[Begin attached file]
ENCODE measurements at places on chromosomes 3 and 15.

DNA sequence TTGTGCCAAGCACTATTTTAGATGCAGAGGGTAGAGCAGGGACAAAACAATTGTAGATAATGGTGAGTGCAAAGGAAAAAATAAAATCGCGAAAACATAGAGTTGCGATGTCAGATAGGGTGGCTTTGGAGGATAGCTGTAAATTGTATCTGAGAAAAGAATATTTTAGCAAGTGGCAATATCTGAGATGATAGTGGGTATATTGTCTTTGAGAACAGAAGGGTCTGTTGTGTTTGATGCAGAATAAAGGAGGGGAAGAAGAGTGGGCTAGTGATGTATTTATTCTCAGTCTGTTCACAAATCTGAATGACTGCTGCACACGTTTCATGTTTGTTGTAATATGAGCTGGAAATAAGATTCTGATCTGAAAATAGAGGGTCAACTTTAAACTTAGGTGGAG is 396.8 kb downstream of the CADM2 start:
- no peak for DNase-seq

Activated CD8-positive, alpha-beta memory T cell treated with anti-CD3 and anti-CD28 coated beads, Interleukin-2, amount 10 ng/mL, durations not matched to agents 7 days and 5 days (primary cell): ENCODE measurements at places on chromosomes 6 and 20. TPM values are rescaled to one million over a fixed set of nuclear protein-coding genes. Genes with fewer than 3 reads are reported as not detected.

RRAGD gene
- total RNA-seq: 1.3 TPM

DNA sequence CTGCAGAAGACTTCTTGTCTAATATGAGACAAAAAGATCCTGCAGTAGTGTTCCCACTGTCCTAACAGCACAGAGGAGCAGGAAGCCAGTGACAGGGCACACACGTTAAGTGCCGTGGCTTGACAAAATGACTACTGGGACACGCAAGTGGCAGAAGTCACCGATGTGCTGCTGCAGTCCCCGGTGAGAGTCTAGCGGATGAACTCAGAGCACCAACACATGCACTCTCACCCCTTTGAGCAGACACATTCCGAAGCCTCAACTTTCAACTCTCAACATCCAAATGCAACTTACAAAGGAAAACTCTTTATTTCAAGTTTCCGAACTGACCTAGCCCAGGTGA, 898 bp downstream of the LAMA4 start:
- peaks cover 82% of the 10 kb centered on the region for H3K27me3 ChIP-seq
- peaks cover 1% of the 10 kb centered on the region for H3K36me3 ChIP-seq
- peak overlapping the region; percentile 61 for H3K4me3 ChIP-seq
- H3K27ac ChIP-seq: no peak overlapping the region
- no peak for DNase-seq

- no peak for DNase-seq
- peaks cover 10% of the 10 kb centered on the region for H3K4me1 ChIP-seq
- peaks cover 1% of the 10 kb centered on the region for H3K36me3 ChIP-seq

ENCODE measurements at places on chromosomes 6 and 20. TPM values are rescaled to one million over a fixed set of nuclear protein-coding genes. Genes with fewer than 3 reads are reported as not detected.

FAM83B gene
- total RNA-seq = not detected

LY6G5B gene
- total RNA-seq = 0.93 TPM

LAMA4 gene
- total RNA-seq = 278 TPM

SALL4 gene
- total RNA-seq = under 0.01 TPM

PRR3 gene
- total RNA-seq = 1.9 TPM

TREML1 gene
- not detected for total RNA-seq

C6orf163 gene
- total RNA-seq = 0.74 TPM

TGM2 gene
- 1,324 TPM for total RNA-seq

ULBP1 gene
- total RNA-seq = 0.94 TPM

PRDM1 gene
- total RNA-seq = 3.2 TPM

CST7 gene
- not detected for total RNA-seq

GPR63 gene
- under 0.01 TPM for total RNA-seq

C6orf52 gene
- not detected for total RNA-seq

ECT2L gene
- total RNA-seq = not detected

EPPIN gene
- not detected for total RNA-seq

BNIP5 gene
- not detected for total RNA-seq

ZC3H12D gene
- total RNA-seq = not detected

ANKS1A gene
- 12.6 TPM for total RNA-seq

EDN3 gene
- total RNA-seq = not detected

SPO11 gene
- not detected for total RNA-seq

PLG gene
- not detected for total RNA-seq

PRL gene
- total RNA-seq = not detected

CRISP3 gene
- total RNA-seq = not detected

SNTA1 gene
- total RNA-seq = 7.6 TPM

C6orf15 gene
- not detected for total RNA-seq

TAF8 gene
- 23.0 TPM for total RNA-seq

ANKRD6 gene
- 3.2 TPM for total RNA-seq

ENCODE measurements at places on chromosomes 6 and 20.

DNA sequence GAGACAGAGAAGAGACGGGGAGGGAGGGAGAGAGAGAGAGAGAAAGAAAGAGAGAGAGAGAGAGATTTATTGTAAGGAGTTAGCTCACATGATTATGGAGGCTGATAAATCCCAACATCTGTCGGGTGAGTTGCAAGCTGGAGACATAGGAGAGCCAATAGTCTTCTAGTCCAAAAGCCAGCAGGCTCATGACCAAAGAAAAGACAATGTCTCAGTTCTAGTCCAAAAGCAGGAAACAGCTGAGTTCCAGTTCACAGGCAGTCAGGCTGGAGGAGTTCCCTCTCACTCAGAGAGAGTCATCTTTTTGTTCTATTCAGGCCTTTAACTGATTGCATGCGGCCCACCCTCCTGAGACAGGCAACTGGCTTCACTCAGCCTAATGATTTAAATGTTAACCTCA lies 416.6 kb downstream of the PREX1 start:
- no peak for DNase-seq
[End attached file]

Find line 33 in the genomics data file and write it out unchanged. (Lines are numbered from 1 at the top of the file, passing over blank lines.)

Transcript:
ULBP1 gene